What’s the Word?In Washington County, Oregon

Reptiles, Science and History

Posted on: April 30th, 2012 by Guest Blogger No Comments

Events and attractions here in Washington County often have unique features. Nowadays we’re impressed by what has been unearthed here; from mastodon bones to fossils–which visitors have the opportunity to see.


OMSI Science Pub Hillsboro: “How Geckos Stick & Why We Care”

On Monday, April 30, Lewis & Clark College Chair of Biology Dr. Kellar Autumn speaks about the study of geckos’ feet and how this biomimicry is used to create robots that can run up walls and the like. This OMSI Science Pub event, held at the Venetian Theatre in Hillsboro, looks to address how the study of mechanisms in animals has led to biologically inspired materials and machines. Admission is $5 at the door; event is at 7 p.m. More about this Science Pub session.

Venomous Reptile Museum Open in Tigard

The White-Lipped Pitviper can be seen up close at the Venomous Reptile Museum.

The retail store House of Reptiles expanded earlier this year to open a “Venomous Reptile Museum” within its store, featuring 20 to 30 species on display. Take a close look at a 14-foot King Cobra, the Mexican Bearded Lizard, the White-Lipped Pitviper, and the Banded Rock Rattlesnake, among others. The store itself specializes in reptiles, amphibians and quality products for their care. The museum is $3 for adult admission; ages 13 and under are free. More about Venomous Reptile Museum.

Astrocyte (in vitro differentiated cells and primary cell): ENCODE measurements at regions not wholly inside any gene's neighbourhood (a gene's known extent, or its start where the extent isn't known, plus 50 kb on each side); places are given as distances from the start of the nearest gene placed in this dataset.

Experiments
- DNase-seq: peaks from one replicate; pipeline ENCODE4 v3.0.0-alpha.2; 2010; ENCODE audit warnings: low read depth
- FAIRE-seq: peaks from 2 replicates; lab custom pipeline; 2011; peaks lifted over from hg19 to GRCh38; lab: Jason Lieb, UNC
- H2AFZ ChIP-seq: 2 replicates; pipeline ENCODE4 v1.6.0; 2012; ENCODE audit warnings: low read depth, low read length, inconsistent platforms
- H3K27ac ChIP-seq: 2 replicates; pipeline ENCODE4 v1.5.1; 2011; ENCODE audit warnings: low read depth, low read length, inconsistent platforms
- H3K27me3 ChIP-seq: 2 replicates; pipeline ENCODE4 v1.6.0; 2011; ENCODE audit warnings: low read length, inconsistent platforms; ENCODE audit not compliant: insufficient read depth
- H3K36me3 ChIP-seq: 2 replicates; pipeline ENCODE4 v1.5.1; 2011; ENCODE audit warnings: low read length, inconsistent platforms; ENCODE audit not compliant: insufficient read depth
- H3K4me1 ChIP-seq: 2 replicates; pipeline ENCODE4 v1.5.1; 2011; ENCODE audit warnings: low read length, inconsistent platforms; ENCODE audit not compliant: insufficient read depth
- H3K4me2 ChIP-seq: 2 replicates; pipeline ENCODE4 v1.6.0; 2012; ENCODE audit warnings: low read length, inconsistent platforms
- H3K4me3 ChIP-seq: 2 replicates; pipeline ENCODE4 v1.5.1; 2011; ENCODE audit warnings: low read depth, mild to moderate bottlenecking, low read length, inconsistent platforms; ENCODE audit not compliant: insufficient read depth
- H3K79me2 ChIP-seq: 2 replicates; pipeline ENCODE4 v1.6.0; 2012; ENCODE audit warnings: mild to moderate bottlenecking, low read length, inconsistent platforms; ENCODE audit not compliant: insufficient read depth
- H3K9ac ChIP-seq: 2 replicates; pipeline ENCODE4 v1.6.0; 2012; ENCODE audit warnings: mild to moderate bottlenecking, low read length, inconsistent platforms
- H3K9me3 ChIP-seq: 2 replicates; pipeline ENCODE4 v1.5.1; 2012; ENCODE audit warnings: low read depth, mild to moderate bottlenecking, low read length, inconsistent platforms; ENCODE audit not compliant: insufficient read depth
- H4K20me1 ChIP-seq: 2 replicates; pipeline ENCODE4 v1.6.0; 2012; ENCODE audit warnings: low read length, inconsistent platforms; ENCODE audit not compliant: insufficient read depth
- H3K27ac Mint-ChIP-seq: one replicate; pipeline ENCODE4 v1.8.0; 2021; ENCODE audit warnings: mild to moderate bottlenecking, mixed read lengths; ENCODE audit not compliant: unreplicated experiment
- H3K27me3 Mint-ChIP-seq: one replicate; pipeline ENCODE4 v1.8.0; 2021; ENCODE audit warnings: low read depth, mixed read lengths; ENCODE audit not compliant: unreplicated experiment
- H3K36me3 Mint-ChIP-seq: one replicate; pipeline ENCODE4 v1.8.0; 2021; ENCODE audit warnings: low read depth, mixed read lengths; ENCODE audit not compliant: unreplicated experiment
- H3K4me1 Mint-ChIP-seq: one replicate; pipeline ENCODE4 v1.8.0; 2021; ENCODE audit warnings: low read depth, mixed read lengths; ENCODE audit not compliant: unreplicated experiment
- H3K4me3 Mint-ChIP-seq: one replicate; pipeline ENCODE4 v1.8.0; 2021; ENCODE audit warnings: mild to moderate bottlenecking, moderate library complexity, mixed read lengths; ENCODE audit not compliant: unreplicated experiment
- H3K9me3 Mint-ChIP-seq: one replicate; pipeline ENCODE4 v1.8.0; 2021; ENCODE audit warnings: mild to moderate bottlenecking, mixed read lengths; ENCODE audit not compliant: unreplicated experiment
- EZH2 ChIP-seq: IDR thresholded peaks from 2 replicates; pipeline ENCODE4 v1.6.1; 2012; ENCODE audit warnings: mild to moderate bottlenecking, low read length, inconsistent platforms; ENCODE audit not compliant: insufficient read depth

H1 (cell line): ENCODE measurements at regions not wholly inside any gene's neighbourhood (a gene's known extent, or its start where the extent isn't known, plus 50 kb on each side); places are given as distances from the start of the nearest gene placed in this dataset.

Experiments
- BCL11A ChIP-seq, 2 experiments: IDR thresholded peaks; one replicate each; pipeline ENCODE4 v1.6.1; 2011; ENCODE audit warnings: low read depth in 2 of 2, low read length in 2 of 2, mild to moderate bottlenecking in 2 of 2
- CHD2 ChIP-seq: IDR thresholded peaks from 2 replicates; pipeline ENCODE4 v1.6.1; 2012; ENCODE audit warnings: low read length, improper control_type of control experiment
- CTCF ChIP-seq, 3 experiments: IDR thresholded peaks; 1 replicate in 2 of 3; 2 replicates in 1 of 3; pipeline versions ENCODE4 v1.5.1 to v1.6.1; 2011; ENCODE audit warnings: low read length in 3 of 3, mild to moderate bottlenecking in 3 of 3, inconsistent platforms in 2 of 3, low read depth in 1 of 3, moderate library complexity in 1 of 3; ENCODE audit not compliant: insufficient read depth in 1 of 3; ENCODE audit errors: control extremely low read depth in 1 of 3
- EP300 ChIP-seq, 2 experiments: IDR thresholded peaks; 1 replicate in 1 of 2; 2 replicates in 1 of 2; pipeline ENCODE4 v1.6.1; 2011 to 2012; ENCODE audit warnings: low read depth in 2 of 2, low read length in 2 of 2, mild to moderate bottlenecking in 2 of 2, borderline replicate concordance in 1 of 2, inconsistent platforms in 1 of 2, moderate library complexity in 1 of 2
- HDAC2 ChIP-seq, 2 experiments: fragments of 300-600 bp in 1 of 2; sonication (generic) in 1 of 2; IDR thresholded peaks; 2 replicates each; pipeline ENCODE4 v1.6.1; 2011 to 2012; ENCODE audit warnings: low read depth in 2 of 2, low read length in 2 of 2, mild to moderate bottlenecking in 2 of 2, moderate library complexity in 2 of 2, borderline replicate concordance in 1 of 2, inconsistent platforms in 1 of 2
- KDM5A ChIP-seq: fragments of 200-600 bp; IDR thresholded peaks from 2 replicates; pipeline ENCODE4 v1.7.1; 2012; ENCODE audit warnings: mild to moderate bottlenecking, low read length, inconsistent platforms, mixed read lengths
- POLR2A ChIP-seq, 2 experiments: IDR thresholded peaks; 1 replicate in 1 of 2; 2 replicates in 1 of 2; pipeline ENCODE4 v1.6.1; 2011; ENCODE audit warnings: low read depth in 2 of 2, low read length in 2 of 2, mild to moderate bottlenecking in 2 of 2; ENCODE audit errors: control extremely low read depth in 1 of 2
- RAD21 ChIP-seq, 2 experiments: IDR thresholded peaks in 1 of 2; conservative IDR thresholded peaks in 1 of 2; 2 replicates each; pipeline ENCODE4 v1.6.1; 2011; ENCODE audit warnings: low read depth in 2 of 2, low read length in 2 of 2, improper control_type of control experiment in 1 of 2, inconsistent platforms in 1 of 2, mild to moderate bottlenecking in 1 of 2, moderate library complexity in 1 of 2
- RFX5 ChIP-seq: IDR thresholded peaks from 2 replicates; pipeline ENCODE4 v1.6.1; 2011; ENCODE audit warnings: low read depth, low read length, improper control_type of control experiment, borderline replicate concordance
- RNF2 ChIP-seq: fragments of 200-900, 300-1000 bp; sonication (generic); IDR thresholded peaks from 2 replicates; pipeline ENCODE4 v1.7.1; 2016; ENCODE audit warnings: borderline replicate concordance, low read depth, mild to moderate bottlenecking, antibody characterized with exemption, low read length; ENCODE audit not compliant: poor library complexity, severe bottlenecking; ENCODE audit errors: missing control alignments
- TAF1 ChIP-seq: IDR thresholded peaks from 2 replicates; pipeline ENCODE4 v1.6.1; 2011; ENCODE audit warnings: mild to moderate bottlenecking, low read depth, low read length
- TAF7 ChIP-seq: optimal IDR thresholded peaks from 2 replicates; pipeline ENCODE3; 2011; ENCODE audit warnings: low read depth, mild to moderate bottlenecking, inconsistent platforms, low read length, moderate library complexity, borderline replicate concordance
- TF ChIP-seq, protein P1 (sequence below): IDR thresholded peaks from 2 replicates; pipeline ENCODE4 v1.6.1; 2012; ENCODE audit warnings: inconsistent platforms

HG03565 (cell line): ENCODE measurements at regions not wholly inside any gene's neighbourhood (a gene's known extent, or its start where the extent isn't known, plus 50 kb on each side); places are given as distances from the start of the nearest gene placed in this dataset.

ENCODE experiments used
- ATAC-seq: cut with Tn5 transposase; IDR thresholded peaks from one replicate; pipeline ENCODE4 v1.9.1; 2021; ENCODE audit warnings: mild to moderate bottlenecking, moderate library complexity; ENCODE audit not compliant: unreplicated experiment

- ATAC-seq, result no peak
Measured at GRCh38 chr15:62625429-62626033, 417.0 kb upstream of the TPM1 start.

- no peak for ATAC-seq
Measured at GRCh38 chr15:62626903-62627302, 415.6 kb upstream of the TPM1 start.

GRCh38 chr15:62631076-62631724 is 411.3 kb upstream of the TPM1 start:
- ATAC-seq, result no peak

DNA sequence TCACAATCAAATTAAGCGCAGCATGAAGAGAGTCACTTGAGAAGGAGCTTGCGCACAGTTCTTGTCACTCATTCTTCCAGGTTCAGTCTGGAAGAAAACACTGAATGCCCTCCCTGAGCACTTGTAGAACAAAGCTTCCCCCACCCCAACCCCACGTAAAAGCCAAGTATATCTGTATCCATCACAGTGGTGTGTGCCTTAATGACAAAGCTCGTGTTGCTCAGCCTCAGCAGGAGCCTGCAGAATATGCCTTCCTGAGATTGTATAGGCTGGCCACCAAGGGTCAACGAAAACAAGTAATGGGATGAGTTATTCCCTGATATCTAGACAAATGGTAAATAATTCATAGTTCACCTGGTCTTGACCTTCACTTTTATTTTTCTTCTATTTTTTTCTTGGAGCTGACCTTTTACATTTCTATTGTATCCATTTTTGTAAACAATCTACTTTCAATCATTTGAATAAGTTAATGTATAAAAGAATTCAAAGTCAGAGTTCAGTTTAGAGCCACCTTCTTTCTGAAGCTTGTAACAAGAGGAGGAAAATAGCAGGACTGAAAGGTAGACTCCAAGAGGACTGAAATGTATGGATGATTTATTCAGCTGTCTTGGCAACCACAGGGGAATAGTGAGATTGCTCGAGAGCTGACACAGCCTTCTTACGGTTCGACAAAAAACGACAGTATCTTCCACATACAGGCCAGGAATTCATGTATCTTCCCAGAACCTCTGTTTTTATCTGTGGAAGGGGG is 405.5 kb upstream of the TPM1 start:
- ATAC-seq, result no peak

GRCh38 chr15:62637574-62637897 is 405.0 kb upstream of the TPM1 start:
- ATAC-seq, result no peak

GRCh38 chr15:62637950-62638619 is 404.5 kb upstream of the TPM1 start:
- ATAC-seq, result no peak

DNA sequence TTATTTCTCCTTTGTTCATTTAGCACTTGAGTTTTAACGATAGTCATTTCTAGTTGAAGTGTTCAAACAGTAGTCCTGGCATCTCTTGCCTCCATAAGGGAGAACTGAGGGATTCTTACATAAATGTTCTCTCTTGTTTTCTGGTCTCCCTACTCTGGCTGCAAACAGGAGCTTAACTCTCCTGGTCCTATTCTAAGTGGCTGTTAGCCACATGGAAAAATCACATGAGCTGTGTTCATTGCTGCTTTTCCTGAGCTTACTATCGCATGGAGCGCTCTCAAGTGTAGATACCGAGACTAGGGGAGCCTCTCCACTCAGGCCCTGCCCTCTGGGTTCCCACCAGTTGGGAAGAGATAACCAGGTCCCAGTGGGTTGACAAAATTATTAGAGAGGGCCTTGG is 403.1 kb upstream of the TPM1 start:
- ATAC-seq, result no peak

Science & Historical Attractions to Check Out

Rice Northwest Museum of Rocks and Minerals

The Rice Northwest Museum of Rocks and Minerals in Hillsboro boasts one of the largest collections in the Pacific Northwest of rocks, minerals, meteorites, petrified wood, gemstones and crystals from around the world–appealing to all ages. In addition, many spectacular fossils, meteorites, petrified woods and fluorescents from the Northwest are on display. The collection is housed in a unique 1953 ranch-style house that is now listed on the National Registry of Historic Places.

Tualatin Heritage Center & Tualatin Public Library

If you’ve had a hankering to view a mastodon tusk and molars, visit the Tualatin Heritage Center maintained by the Tualatin Historical Society. Take in the exhibit of Native American items as well as glacial erratic mementos from the Missoula floods. Likewise, 14,000-year-old mastodon skeleton bones are on display at the Tualatin Library after being discovered nearby.

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